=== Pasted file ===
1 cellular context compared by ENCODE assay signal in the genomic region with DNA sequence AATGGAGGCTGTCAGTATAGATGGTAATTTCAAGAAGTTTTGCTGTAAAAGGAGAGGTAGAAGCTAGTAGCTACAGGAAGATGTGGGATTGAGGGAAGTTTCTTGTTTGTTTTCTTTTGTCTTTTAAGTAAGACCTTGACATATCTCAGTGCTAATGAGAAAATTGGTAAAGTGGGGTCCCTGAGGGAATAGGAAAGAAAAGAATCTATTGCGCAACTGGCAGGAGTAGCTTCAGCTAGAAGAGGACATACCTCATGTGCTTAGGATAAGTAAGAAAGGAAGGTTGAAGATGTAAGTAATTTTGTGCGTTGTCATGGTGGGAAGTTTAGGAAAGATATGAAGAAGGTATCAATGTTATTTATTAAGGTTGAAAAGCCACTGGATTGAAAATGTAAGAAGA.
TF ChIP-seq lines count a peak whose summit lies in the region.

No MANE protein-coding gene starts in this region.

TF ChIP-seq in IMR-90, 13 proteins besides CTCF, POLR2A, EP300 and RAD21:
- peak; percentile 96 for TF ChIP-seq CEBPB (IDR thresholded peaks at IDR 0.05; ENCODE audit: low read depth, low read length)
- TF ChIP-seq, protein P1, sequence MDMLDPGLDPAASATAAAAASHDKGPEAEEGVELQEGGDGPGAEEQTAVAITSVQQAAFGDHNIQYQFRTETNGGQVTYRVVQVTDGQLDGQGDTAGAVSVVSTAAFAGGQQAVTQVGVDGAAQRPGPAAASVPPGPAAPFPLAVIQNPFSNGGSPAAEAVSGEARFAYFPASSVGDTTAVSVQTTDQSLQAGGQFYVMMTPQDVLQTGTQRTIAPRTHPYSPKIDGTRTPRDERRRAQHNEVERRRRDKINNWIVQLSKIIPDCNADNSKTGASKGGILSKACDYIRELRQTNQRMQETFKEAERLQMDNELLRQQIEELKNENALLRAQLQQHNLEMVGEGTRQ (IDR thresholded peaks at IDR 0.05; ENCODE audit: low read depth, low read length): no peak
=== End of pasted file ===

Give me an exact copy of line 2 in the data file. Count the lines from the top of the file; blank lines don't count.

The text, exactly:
TF ChIP-seq lines count a peak whose summit lies in the region.